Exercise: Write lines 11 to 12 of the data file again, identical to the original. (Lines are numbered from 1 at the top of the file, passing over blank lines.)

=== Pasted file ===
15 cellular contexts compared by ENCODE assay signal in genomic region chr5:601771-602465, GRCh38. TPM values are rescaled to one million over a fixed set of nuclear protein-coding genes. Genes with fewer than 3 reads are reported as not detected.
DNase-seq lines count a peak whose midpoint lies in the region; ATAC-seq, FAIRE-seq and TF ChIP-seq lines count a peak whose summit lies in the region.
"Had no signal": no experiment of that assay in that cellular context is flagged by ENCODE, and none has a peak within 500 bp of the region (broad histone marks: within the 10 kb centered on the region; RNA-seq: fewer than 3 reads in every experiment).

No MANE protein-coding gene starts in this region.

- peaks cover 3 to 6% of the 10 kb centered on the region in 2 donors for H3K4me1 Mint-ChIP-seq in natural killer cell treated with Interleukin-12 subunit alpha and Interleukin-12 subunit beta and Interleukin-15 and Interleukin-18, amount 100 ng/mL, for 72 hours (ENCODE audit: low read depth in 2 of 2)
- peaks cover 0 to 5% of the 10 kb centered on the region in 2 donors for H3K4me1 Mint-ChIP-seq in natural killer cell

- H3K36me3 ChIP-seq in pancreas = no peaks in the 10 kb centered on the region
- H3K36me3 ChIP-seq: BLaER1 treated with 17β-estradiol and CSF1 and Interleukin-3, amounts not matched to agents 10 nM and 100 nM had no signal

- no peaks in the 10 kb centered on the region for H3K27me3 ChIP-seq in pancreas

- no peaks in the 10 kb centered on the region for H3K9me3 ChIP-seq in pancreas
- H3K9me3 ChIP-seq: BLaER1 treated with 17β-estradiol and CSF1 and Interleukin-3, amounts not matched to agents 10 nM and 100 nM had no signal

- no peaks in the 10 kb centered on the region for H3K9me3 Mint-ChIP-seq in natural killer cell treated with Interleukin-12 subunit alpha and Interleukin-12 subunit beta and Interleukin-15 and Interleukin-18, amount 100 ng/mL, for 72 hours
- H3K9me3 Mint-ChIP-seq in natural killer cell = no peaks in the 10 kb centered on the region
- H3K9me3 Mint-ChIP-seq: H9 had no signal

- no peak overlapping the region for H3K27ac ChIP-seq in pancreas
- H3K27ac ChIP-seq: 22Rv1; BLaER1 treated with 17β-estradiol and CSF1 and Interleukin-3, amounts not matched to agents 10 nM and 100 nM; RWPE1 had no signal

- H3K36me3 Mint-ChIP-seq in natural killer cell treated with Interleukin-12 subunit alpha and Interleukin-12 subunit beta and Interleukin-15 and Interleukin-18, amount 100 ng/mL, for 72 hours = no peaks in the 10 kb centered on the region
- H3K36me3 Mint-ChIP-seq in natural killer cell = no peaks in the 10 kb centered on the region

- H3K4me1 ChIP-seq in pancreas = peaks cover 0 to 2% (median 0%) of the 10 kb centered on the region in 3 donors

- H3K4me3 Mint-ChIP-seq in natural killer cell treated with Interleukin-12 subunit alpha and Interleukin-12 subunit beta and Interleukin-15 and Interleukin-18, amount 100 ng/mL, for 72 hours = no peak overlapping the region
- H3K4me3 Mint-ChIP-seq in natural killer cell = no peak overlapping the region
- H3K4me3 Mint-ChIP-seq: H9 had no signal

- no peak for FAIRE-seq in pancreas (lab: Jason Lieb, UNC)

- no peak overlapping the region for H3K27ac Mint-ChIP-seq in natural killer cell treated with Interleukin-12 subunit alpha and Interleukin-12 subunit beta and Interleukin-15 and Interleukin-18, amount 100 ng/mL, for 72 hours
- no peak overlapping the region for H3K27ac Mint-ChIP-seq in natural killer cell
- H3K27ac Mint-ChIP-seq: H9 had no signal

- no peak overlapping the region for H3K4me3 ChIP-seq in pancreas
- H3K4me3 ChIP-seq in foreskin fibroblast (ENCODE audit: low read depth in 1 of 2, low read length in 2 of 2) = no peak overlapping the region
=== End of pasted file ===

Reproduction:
- H3K9me3 ChIP-seq: BLaER1 treated with 17β-estradiol and CSF1 and Interleukin-3, amounts not matched to agents 10 nM and 100 nM had no signal

- no peaks in the 10 kb centered on the region for H3K9me3 Mint-ChIP-seq in natural killer cell treated with Interleukin-12 subunit alpha and Interleukin-12 subunit beta and Interleukin-15 and Interleukin-18, amount 100 ng/mL, for 72 hours